The Cat in the Hat was so successful that it inspired not just a sequel, but an entire company called Beginner Books, now a part of Penguin Random House. Beginner Books was founded by Dr. Seuss, his wife Helen, and Phyllis Cerf, the wife of Random House publisher Bennett Cerf.
Phyllis Cerf compiled a basic vocabulary list of 379 words. An aspiring author chose two hundred words from the list, adding as many as twenty “emergency words” of their own choice—so long as the emergency words would be easy for a young reader to pronounce.
Friends began sending manuscripts to Beginner Books. But unfortunately, not everyone was up to the task. Who would break the news to them? Dr. Seuss made up a completely fictitious employee, Dr. Outgo Schmierkase, whose only job was to sign rejection letters to would-be authors.
This story is part of the Seuss legend. Not long after The Cat in the Hat was published, Ted had lunch with his friend and editor Bennett Cerf, who bet Ted fifty dollars that he couldn’t write a beginning reader using just fifty different words. (Ted had used 236 different words in The Cat in the Hat.) Ted accepted the bet on the condition that he could choose those fifty words himself. Ted won the bet by writing Green Eggs and Ham.
Here are the fifty words. With the exception of anywhere, each word has just one syllable. Dr. Seuss used the word "not" 82 times, and the word "I" 82 times.
a, am, and, anywhere, are, be, boat, box, car, could, dark, do, eat, eggs, fox, goat, good, green, ham, here, house, I, if, in, let, like, may, me, mouse, not, on, or, rain, Sam, say, see, so, thank, that, the, them, there, they, train, tree, try, will, with, would, you.
Challenge for readers: Did Dr. Seuss write Green Eggs and Ham in the same meter (rhythm) as The Cat in the Hat? See Kenn Nesbitt's Poetry4Kids if you need help.
Leading up to Dr. Seuss's birthday, March 2, I am publishing some tidbits I wasn't able to include in Imagine That! How Dr. Seuss Wrote 'The Cat in the Hat', along with answers to questions kids have asked me about Dr. Seuss as a writer and illustrator.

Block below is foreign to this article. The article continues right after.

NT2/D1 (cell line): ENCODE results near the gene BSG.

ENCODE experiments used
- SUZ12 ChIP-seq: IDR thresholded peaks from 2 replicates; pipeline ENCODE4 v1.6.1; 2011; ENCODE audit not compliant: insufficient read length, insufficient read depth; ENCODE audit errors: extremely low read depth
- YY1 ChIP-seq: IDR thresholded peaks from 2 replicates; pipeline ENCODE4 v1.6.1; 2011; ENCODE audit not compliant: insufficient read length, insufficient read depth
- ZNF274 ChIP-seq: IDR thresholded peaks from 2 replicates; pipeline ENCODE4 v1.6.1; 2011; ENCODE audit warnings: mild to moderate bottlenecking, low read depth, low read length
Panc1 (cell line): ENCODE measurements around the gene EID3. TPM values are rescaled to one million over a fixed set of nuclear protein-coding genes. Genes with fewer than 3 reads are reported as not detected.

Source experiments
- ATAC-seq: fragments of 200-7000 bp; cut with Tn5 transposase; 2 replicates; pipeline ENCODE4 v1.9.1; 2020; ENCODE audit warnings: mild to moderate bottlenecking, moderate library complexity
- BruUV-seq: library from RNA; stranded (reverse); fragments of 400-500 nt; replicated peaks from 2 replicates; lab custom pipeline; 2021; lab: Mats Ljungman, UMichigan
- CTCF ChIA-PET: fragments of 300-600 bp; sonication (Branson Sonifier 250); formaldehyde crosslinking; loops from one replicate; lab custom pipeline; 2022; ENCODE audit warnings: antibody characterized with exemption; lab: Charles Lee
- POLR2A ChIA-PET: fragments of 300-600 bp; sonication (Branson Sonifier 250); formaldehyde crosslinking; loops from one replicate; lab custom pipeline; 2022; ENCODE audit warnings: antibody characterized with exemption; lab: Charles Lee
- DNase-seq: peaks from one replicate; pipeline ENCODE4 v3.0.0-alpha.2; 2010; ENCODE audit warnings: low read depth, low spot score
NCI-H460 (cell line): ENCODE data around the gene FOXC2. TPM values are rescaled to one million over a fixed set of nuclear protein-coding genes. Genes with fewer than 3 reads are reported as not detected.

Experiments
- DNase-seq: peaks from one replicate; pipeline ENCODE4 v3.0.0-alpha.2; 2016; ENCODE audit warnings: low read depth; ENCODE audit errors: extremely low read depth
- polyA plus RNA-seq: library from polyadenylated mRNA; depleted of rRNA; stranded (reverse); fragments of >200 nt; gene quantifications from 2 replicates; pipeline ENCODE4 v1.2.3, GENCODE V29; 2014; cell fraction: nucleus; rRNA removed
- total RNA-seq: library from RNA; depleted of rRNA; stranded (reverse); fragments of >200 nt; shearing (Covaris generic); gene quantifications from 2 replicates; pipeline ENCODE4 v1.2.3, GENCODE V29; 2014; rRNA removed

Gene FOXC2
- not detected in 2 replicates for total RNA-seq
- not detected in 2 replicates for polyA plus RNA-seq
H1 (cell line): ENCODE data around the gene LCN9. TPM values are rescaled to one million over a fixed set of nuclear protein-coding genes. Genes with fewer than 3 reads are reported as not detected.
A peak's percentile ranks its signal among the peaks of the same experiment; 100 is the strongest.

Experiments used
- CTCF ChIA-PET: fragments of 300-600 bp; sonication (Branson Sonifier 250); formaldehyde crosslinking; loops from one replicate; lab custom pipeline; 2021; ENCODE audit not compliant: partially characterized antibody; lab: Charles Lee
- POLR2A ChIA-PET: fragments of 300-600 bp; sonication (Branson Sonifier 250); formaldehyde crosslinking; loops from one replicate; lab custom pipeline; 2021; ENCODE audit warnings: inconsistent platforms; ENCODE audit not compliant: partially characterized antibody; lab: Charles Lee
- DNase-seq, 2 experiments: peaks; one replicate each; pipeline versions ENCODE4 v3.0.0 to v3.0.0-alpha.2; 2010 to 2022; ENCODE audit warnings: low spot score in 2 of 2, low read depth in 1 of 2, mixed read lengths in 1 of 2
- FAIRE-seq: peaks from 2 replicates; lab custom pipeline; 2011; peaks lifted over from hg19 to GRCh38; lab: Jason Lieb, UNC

As soon as The Cat in the Hat was off his desk and in the hands of the publishers, Ted began work on his next book. It would be a Christmas book. And it turned out to be as easy for him to create as The Cat in the Hat was difficult. How the Grinch Stole Christmas was published in the fall of 1957, giving readers the second of two classic Seuss tales in one year.
It seems that Dr. Seuss identified closely with both the Cat and the Grinch. He drew sketches of himself as each character. Later, he ordered a personalized California license plate for his car. The license plate read GRINCH.
It’s easy to find a list of the 236 words that Dr. Seuss used in The Cat in the Hat (he used many of these more than once, of course).
But I wanted to know which words he didn’t use. After all, he often told interviewers that the Houghton Mifflin publishing company gave him a longer list of words that all first graders should know. Using some words from the list (in many versions of the story, he was originally asked to use 225), Seuss was to concoct a tale that would “make the average six-year-old want to read like crazy.”
I made inquiries, searching for that legendary list, but I couldn’t find it. Apparently, no archive holds it. Or is it top secret? For now, we can only guess what those other words were.
I am an author and folklorist based in Portland, Oregon.
The Great Dictionary Caper, illustrated by Eric Comstock (Paula Wiseman Books, Simon & Schuster, 2018)
**Starred reviews from Publishers' Weekly, Kirkus, and Booklist.
Wild About Books, illustrated by Marc Brown. (Knopf Books for Young Readers, 2004). New York Times Bestseller, ALA Notable Book, and winner of the E.B. White Read-Aloud Award.
Imagine That! How Dr. Seuss Wrote 'The Cat in the Hat"
(Random House, 2017). Illustrated by Kevin Hawkes.
*Starred reviews from Publishers' Weekly and Kirkus.